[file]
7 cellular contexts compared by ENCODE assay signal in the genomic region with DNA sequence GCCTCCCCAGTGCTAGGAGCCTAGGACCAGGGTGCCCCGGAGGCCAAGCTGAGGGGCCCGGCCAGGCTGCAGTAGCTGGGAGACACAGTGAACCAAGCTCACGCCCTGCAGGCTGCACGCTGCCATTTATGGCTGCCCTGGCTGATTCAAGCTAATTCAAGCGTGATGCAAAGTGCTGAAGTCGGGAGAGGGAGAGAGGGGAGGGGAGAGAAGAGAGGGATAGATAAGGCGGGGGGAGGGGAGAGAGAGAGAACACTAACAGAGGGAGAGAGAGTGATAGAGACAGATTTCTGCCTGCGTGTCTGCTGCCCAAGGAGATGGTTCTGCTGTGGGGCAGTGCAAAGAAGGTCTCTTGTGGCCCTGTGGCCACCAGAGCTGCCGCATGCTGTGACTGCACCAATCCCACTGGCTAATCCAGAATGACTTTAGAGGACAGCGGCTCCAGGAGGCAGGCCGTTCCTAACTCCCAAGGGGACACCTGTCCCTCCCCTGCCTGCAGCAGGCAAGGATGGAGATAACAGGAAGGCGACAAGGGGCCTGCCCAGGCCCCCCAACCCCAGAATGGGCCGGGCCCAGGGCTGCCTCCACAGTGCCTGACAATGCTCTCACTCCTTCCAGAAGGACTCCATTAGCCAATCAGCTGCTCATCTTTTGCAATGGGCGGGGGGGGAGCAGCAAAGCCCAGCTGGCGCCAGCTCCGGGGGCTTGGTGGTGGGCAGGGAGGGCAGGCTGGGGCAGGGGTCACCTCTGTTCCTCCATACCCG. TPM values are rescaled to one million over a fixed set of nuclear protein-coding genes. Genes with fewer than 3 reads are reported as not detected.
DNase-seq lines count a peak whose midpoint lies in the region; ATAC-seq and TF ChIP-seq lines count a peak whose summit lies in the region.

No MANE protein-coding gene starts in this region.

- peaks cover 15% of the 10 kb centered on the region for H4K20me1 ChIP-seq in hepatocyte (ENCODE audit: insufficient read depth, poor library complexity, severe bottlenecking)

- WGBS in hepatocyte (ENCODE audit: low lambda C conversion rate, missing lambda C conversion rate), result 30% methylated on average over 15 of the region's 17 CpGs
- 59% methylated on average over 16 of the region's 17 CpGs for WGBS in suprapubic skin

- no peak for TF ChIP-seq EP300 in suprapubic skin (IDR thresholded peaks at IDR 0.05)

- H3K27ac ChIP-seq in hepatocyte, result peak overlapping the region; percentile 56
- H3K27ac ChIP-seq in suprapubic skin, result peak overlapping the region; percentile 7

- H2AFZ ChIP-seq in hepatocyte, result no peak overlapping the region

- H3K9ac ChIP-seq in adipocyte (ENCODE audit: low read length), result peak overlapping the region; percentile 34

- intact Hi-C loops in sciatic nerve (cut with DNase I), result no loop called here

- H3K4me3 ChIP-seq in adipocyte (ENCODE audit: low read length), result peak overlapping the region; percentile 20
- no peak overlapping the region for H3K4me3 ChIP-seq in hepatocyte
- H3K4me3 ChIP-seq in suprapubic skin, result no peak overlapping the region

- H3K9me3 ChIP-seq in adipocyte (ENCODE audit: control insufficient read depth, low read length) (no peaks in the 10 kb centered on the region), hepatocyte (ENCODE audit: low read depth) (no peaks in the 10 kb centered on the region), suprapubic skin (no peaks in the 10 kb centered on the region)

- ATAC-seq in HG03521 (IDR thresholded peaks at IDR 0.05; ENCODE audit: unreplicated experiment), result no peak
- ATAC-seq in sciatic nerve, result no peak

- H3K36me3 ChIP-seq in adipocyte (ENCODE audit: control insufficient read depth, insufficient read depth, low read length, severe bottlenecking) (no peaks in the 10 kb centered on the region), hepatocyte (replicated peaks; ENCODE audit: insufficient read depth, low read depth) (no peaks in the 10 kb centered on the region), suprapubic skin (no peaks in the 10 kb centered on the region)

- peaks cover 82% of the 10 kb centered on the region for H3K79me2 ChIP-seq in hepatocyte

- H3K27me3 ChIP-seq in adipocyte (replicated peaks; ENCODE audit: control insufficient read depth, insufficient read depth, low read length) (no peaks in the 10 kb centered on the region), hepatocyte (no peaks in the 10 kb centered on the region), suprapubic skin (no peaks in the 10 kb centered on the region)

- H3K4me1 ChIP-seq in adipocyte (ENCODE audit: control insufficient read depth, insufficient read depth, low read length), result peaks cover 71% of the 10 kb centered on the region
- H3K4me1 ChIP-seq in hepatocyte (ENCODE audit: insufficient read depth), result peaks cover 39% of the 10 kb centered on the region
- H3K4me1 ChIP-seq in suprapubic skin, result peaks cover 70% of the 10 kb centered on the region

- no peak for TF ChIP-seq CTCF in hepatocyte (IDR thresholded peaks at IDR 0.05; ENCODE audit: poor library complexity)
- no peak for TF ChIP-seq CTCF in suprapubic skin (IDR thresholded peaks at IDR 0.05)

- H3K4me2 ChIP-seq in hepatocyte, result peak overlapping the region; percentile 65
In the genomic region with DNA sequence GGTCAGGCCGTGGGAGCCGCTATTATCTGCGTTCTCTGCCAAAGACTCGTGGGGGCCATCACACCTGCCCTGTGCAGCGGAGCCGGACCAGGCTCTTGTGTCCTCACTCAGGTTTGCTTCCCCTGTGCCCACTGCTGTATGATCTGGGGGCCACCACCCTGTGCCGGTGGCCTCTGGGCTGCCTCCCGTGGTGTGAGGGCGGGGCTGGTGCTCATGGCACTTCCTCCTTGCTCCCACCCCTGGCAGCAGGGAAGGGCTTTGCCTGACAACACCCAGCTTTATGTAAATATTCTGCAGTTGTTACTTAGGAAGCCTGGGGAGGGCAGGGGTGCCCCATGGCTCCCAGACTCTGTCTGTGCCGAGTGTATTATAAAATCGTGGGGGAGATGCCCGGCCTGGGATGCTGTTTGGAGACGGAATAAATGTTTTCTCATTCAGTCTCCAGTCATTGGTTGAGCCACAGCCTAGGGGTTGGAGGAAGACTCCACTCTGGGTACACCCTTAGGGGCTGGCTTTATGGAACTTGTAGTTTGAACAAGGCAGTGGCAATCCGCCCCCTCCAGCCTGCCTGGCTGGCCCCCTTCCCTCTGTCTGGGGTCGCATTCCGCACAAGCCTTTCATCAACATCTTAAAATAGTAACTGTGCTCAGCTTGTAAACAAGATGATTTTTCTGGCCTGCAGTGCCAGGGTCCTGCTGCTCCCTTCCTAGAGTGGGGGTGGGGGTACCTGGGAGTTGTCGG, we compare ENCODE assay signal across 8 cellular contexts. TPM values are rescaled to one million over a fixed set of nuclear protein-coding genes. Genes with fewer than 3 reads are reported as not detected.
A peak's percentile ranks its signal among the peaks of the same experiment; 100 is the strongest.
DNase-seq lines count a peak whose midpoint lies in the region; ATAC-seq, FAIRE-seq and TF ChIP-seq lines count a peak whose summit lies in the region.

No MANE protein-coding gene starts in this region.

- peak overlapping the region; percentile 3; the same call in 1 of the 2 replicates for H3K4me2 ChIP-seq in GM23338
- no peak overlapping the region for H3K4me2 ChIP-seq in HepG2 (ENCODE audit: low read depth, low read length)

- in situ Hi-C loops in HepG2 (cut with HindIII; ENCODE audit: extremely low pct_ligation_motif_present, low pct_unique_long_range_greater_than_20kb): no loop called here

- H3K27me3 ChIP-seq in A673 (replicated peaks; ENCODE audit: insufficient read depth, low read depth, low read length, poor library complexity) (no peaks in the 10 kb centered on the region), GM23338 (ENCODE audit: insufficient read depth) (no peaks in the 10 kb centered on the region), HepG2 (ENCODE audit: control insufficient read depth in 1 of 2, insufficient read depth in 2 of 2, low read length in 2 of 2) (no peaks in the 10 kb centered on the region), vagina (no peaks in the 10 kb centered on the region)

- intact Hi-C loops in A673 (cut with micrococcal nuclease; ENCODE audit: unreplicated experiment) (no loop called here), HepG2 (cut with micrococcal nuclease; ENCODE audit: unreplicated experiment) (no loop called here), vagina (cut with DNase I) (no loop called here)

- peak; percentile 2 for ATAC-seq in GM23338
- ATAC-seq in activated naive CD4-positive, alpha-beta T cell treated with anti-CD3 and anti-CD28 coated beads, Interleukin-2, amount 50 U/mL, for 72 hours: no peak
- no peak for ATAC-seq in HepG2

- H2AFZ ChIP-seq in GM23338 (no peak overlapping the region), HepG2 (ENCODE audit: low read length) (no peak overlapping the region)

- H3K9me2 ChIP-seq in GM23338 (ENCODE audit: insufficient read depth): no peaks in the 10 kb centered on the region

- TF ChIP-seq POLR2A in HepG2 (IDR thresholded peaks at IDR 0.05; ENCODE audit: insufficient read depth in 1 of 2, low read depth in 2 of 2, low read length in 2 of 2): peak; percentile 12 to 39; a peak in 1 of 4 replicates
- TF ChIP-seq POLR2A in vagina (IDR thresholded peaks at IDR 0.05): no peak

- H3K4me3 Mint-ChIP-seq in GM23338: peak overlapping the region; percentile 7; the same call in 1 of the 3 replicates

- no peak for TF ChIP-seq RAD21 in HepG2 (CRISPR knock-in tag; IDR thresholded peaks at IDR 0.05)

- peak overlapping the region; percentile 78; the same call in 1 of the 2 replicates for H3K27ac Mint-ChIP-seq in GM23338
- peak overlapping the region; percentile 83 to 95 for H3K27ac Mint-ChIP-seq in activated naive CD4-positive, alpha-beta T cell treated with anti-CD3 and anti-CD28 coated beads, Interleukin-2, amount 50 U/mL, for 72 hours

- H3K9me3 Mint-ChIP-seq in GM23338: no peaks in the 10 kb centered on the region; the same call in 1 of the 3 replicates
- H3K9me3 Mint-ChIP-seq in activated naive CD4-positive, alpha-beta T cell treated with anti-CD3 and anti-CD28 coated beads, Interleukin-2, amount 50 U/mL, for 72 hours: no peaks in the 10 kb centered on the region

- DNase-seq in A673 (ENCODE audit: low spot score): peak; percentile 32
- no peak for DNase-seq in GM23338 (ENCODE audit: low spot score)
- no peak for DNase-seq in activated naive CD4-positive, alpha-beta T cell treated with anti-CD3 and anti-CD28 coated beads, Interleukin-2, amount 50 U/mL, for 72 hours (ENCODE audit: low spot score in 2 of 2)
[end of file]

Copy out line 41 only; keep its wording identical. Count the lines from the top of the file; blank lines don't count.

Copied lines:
- H3K9me2 ChIP-seq in GM23338 (ENCODE audit: insufficient read depth): no peaks in the 10 kb centered on the region